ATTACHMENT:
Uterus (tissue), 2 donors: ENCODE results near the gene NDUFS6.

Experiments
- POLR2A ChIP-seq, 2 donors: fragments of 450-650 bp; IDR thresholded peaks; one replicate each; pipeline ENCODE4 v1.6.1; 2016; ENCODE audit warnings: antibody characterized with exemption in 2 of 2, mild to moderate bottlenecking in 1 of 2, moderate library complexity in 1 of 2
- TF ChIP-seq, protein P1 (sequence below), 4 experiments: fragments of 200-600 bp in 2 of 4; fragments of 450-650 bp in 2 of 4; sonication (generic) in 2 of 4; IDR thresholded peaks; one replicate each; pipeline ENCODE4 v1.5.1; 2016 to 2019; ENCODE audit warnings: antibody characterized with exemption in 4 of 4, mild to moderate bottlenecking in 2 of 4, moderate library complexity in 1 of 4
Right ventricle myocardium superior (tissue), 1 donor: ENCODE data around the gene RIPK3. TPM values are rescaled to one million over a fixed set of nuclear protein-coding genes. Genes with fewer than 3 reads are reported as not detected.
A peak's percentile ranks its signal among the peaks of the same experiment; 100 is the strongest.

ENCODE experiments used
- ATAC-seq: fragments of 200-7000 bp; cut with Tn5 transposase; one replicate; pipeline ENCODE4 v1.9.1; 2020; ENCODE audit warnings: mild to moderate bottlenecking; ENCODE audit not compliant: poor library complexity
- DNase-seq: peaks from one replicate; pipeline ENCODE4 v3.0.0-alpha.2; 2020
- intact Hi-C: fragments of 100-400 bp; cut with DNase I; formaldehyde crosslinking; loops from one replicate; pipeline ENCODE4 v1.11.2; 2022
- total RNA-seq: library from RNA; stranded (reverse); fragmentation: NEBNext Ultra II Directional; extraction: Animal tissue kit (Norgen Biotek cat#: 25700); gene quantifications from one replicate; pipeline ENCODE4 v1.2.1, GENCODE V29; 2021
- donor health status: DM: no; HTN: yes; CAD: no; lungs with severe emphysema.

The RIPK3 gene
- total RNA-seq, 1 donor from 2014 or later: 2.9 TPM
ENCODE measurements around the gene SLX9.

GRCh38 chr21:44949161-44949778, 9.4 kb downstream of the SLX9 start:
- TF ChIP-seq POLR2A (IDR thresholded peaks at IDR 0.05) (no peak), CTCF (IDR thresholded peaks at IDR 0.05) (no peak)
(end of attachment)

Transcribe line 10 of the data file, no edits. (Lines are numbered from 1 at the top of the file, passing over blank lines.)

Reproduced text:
- intact Hi-C: fragments of 100-400 bp; cut with DNase I; formaldehyde crosslinking; loops from one replicate; pipeline ENCODE4 v1.11.2; 2022